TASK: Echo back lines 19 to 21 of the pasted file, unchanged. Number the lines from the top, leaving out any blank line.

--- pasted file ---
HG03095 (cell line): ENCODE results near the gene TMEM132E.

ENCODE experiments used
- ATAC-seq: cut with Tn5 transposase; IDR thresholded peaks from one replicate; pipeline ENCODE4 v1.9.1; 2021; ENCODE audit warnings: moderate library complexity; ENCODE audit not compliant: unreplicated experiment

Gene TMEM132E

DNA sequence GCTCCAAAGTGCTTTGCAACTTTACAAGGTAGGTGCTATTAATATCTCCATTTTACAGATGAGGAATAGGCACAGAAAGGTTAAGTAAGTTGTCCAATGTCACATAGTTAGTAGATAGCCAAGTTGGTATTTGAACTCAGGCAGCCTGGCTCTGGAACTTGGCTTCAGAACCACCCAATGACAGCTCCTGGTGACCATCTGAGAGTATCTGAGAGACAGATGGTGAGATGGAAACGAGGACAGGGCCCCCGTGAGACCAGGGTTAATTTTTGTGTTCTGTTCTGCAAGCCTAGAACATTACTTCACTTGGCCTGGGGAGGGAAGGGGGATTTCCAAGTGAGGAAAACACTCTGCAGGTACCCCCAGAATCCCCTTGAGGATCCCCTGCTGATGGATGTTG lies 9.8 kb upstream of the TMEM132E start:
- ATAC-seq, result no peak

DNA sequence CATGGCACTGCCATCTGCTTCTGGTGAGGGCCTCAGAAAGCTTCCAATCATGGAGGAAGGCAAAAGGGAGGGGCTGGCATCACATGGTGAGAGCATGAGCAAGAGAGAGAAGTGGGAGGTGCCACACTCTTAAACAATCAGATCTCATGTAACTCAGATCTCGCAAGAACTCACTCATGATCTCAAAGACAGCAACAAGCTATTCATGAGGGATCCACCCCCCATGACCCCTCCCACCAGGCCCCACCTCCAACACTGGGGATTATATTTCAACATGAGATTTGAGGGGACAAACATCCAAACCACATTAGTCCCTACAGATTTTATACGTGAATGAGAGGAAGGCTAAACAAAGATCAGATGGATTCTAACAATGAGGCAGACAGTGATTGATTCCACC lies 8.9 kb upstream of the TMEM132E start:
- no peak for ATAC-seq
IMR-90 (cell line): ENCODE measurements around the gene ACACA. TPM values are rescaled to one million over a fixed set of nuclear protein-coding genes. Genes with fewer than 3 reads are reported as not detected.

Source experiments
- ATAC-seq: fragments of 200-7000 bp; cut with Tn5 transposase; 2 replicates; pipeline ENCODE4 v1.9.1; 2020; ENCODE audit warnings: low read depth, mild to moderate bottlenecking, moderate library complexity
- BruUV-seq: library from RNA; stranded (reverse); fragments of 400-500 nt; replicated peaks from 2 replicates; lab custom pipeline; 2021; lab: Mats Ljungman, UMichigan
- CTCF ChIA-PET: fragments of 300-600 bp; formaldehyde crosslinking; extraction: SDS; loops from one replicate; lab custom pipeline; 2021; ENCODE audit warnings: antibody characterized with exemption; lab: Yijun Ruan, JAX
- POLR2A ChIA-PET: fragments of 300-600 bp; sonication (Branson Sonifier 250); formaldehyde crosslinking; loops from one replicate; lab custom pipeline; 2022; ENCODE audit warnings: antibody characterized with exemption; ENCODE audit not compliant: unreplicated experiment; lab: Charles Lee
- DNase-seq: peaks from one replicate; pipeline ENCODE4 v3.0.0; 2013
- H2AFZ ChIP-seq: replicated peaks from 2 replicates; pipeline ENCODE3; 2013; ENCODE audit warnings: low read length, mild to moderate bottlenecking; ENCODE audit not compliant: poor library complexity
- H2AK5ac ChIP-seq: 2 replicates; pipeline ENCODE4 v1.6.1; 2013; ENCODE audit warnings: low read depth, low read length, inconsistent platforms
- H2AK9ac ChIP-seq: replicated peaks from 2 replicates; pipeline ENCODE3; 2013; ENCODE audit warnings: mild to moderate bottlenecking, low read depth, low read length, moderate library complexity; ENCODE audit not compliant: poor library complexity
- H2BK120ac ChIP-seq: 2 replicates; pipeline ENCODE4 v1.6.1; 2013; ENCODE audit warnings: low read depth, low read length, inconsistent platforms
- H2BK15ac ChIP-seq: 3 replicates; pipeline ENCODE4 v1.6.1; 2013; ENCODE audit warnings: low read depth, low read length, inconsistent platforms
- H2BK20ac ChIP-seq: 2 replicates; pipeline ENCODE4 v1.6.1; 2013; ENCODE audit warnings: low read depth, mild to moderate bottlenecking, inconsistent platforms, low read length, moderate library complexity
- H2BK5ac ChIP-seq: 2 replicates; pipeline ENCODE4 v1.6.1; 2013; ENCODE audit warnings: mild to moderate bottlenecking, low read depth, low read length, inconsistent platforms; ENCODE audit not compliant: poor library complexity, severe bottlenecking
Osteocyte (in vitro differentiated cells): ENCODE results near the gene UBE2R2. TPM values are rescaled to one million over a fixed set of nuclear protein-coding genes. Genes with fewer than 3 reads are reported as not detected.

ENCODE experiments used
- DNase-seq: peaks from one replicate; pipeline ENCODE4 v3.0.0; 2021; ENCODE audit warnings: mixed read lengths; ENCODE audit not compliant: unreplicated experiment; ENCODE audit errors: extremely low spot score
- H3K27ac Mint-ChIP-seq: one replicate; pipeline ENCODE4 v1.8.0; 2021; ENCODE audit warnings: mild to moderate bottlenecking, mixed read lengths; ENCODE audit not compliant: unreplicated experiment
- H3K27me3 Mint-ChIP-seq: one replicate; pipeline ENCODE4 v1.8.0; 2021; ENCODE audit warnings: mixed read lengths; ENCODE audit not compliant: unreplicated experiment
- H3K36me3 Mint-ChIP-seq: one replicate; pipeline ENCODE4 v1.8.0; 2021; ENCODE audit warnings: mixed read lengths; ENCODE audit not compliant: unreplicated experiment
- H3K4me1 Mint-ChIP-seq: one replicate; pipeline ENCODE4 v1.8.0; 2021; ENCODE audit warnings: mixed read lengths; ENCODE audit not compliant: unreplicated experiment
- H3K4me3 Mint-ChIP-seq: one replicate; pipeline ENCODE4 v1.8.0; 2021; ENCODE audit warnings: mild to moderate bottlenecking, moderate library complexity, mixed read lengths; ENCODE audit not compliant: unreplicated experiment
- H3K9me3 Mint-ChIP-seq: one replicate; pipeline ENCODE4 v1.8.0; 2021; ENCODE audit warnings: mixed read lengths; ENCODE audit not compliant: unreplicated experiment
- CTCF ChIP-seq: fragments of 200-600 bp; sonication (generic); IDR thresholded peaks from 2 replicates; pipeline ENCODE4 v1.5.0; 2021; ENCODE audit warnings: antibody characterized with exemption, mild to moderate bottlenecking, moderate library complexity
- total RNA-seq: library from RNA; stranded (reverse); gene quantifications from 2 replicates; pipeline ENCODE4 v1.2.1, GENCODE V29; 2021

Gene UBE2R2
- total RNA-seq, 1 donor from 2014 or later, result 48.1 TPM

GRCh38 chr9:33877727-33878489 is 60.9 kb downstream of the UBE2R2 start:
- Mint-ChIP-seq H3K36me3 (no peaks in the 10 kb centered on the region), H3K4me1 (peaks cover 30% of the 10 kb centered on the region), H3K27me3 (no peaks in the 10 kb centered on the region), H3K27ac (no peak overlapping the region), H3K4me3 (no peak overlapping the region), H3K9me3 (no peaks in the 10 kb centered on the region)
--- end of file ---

- H2BK120ac ChIP-seq: 2 replicates; pipeline ENCODE4 v1.6.1; 2013; ENCODE audit warnings: low read depth, low read length, inconsistent platforms
- H2BK15ac ChIP-seq: 3 replicates; pipeline ENCODE4 v1.6.1; 2013; ENCODE audit warnings: low read depth, low read length, inconsistent platforms
- H2BK20ac ChIP-seq: 2 replicates; pipeline ENCODE4 v1.6.1; 2013; ENCODE audit warnings: low read depth, mild to moderate bottlenecking, inconsistent platforms, low read length, moderate library complexity